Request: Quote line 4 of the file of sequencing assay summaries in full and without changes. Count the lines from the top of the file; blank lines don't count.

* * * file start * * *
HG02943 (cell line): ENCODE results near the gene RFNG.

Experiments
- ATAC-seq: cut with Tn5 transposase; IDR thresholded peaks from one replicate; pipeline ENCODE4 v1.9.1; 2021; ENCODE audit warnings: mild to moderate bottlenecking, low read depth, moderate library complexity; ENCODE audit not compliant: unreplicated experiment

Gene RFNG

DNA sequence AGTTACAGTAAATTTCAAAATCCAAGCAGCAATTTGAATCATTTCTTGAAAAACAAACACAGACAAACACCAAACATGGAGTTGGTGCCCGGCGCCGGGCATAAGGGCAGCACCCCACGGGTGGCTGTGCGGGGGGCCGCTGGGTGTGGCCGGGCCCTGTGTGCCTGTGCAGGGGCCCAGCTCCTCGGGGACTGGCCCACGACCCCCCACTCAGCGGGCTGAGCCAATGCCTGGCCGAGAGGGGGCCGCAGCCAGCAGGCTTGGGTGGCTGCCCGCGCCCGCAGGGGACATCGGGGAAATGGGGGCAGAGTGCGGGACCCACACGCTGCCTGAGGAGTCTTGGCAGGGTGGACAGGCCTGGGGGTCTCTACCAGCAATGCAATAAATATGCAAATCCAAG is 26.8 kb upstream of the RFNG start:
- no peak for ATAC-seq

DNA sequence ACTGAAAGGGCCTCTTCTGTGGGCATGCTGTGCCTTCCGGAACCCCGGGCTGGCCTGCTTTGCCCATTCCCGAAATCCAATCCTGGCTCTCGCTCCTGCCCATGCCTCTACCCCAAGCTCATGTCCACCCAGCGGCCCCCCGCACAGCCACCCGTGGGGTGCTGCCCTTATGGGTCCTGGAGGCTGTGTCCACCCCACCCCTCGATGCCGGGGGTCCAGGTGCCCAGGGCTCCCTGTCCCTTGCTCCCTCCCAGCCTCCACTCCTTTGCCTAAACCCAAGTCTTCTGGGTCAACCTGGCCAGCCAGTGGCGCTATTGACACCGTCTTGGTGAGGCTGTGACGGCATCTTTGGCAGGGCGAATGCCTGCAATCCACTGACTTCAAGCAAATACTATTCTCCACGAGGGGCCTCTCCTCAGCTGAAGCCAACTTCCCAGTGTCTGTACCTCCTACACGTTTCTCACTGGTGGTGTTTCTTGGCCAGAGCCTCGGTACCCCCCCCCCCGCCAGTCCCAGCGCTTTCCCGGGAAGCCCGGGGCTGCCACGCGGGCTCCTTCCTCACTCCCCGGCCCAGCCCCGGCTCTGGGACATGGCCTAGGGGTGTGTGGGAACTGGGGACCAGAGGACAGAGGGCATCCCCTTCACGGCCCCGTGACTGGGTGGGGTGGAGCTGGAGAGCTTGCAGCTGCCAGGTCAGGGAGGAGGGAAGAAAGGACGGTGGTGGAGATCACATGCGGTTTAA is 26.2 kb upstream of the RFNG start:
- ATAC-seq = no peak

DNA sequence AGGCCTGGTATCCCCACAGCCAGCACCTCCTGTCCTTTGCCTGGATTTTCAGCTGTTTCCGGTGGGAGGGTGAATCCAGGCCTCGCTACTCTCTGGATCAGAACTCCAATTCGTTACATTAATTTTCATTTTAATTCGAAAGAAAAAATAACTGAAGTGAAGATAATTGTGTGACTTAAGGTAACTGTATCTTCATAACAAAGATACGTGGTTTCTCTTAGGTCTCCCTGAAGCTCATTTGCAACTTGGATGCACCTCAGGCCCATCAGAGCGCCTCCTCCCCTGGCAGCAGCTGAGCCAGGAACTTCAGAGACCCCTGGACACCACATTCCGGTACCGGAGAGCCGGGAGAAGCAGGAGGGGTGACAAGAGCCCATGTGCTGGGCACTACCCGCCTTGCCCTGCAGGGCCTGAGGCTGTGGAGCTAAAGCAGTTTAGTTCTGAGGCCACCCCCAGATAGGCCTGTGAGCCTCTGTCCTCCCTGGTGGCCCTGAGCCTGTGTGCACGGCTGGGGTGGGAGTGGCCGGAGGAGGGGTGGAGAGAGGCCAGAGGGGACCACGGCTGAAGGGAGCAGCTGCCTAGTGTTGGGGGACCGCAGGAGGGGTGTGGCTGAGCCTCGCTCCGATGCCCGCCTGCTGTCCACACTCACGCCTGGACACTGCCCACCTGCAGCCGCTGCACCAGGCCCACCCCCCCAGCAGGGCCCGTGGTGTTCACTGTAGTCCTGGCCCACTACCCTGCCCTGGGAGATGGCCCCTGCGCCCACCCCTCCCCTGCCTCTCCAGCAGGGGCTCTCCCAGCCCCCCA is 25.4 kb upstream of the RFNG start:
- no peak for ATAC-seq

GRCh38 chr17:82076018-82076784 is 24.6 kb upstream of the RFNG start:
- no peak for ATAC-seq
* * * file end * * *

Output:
Gene RFNG